Yeah, exactly. We love Niantic. We think they’re amazing. And it’s really cool for us because this is a new, novel dataset that no one else really has at the same scale. They've actually made tools built on Unity as part of [Pokémon Go’s underlying platform] Lightship, so people can go make their third-party game on it. Interiors can be a little tricky because of the privacy stuff. But if you really want to have an experience that follows you around and really understands you, you're going to need that level of granularity. And there are a lot of people who are working on how to make sure the data is just processed real time, it's not stored or you can't backtrack it for privacy reasons. I'm hoping other companies can kind of get the flywheel they have, where they get more people playing their games, which makes the data better, which makes people play the game more, which makes the data better.
Yeah, world-building, in a way.
Imagine it with [Activision Blizzard convention] BlizzCon. A use-case is going to BlizzCon and, while you’re there, creating your own AR world, or everyone co-creates the world.
It would be so cool to see people’s World of Warcraft avatars over their bodies at BlizzCon. That’s, like, sci-fi though.
It’s not! Seriously, you can do that.
You just need body tracking. Let’s see… so newer iPhones have a U1 chip, which is directional. It has very targeted direction, so it knows where you are. Basically, the two things you need are body tracking, which we've got, and also me knowing specifically who you are, which would involve, probably, a device handshake. You could also use, like, a bracelet, any kind of electronic ID that would be fine. Or if you really want to get really boring, you could use an image market on a T-shirt.
Like a QR code?
I think that one of the more interesting directions AR could go in is unlocking the parts of people that are compartmentalized online. Like people’s avatars in video games, their Fortnite skins.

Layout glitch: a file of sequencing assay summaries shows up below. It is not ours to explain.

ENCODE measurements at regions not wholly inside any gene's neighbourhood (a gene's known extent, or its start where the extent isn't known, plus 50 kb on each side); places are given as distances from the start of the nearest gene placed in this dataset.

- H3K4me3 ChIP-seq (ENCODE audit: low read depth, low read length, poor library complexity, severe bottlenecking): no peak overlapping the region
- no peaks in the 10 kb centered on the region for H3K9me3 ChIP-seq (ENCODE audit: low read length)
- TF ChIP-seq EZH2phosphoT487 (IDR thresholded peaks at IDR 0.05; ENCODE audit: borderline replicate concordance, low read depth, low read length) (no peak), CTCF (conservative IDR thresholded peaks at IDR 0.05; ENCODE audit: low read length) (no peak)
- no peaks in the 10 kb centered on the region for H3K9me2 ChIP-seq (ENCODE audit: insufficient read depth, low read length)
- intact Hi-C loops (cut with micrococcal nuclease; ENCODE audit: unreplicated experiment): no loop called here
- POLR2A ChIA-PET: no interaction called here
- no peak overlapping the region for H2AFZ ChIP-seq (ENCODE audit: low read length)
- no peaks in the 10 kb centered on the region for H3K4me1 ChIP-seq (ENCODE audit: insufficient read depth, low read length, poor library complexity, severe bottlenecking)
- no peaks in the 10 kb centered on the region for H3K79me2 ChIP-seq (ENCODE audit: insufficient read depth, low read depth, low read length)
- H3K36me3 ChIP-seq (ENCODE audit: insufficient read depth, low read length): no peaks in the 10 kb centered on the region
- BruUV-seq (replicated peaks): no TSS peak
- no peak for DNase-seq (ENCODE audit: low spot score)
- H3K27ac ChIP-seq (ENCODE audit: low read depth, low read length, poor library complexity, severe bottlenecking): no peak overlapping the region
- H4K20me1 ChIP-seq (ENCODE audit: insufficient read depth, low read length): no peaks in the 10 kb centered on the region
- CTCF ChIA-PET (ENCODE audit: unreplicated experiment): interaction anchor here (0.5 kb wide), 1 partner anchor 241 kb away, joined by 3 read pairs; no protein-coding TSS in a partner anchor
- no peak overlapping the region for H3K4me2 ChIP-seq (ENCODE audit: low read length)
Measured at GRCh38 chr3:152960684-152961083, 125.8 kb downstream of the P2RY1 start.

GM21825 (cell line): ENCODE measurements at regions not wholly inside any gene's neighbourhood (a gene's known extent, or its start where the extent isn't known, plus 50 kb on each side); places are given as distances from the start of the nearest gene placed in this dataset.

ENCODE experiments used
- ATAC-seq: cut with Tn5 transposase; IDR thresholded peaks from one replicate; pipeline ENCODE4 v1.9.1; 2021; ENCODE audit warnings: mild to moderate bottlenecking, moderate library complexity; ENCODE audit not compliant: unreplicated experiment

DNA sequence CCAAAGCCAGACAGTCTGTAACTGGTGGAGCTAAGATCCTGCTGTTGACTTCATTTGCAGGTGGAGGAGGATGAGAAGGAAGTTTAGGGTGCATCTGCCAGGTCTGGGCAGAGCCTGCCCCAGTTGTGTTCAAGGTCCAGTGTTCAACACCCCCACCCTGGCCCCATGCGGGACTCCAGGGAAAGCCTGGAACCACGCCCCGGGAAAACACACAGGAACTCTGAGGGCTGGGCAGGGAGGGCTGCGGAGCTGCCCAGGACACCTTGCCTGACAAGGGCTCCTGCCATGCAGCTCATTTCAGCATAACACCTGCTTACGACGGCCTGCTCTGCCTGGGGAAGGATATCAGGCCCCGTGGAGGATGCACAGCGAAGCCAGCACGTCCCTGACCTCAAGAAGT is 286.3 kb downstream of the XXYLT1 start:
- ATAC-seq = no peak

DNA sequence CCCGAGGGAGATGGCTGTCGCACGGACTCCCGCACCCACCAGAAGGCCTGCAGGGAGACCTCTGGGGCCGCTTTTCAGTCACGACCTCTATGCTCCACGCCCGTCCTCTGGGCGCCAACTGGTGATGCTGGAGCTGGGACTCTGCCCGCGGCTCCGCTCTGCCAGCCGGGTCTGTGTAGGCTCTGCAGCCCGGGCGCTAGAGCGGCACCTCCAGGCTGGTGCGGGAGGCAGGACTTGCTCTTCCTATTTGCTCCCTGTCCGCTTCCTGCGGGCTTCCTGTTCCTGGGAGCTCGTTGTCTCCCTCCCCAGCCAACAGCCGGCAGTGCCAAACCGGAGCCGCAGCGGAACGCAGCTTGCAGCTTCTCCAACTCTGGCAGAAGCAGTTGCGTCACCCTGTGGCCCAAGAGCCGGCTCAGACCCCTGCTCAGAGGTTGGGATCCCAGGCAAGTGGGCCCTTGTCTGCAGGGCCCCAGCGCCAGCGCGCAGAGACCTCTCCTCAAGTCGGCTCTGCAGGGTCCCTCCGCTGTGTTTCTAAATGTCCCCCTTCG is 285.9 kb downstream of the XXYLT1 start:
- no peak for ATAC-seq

A hundred percent. It is interesting. I'm not going to name names, but I tried a VR experience recently that required me to have a pretty realistic avatar. I never do that when I'm in, like, Altspace or VR Chat. In VR Chat, I'm always a stick of butter with little, skinny legs because it’s so cute. But in Altspace, I have pink skin and white hair. I look kind of like a robot. [In that other experience] it kind of made me uncomfortable to look like a really boring version of myself in clothes I'd never wear in real life. I never felt so uncomfortable before in an avatar, and it got me thinking about how much people will want to express themselves or in what ways, given real options, you know?
Options are the thing. I play a lot of video games and I am also very impressed by the degree to which systems like Roblox are very immersive for people. I feel like we've learned so much about immersiveness, what that means, over the last five years. The extent to which people care about graphical fidelity, about motion, the accuracy of movement. What sort of lessons do you feel like you learned or what sort of assumptions do you feel were prevalent that might have been overturned?
Well, one of the things is that high fidelity is not that important. Actually, the feel is way more important than the visuals.
It's like the debate between latency and resolution, yeah?